It is however home to the Arctic Fox, the only mammal native to Iceland.
Volcanic eruptions every few years
The eruptions of Eyjafjallajökull in April 2010 might be familiar to many UK travellers, as although classed as relatively small for volcanic eruptions, it led to 107,000 flights being cancelled across western and northern Europe.
Even though most eruptions cause very little disruption and are magnificent to look at from afar, check that your travel insurance covers you for delays and cancellations caused by volcanic ash.
All this volcanic activity has created an environmentally friendly way to generate heat and electricity - this mostly comes from hydroelectric power and geothermal water reserves.
Thorsson, son of Thors
There are strict laws on what names are allowed in Iceland, and Icelanders don't have traditional surnames.
First names are almost always used when addressing someone, no matter how formal the meeting. Even the phone book lists subscribers by their first name.
Icelanders - a warm and friendly population
Visitors to Iceland often recall the warm and friendly service received, the magnificent scenery and unpredictable weather (best to pack warm clothes and footwear suitable for different types of terrain).
Some might be surprised at how technologically connected the island is with roughly 97 per cent of the population having internet connection. You're often able to complete a contactless payment not just with shops and restaurants but with many street vendors too.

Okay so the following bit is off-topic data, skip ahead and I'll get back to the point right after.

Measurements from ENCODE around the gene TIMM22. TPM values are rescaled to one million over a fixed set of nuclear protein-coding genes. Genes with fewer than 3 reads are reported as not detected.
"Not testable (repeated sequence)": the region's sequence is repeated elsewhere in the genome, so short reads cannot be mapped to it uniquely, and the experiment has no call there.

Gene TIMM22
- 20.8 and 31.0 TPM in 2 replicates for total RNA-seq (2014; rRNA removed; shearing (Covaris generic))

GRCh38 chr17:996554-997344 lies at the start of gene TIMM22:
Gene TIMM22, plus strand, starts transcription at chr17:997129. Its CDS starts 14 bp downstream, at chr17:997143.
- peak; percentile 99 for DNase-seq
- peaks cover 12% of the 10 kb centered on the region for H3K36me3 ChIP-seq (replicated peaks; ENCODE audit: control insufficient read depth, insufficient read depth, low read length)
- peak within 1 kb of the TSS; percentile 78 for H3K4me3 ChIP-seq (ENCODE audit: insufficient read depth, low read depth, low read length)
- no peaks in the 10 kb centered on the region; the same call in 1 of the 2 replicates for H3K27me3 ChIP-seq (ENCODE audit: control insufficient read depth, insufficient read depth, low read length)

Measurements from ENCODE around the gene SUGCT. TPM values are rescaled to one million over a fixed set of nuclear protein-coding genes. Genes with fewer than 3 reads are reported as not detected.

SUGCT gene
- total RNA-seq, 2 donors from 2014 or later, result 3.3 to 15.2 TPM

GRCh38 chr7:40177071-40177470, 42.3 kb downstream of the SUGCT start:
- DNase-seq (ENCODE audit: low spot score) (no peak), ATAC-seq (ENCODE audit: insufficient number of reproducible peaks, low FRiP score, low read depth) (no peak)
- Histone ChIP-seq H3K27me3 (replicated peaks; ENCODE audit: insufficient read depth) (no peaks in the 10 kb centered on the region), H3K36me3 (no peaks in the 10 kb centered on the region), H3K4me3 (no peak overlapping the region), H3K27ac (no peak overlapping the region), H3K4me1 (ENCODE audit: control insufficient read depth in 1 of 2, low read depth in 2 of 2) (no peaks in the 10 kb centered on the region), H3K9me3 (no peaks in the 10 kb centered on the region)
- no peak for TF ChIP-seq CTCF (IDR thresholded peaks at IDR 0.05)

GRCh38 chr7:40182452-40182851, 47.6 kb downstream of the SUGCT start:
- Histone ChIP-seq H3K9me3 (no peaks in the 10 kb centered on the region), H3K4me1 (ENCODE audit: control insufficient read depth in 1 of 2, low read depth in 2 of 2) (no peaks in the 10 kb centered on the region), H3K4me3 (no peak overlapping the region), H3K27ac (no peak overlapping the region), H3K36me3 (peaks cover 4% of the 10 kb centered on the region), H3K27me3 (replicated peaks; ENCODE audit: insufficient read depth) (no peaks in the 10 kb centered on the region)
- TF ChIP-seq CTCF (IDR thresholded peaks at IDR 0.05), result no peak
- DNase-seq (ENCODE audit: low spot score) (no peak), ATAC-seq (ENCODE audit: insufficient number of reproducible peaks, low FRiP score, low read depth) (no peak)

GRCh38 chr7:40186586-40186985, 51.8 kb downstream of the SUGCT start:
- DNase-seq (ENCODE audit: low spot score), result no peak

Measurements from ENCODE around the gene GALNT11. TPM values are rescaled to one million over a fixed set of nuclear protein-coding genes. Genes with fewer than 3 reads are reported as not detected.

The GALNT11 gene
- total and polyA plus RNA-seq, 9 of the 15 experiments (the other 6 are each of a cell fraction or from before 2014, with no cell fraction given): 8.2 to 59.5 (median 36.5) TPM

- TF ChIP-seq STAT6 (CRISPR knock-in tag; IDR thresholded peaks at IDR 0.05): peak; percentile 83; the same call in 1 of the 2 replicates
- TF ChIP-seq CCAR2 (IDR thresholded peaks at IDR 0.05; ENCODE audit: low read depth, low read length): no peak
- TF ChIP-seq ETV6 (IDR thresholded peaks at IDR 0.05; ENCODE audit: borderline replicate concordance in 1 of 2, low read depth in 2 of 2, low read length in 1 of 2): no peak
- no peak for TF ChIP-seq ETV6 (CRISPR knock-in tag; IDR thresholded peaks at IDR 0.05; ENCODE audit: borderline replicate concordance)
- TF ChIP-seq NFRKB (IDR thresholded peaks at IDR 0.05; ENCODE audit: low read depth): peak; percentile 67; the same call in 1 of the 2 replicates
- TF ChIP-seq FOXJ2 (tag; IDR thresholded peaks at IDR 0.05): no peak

One word of warning is that Iceland is not known as a budget destination, food and drink can seem expensive relative to UK prices. Traditional Icelandic food consists largely of seafood and lamb (as well as some more unusual local delicacies) but you’ll also find burgers, pizza, pasta and salads on most menus.
Whilst Icelandic is the national language and it’s always a good idea to learn a few words of the native language wherever you travel, most people you encounter will speak excellent English.
Whilst Iceland is widely acclaimed for its low rates of crime and no particular security concerns, as a responsible travel insurer we always recommend you check for the latest Foreign, Commonwealth & Development Office advice before visiting any country. Read the latest FCDO advice for Iceland.
What travel insurance do I need in Iceland?
Standard travel insurance should be enough when visiting Iceland.
Our travel insurance for Iceland offers:
• Up to £10 million of emergency medical cover
• Compensation of up to £10,000 if you have to cancel your trip
• Cover for groups of up to 10 people on one policy
• Cover for travellers over the age of 65.
If you’re a frequent traveller, you may want to think about multi-trip cover.
Optional extras can be added to protect you against theft of bags and their contents, valuables and money. If you’ve got an action-packed trip planned, check the activities covered in our policies to make sure yours are included.
Just be mindful if you’re looking to get a job during your trip to Iceland that work-related incidents are not covered.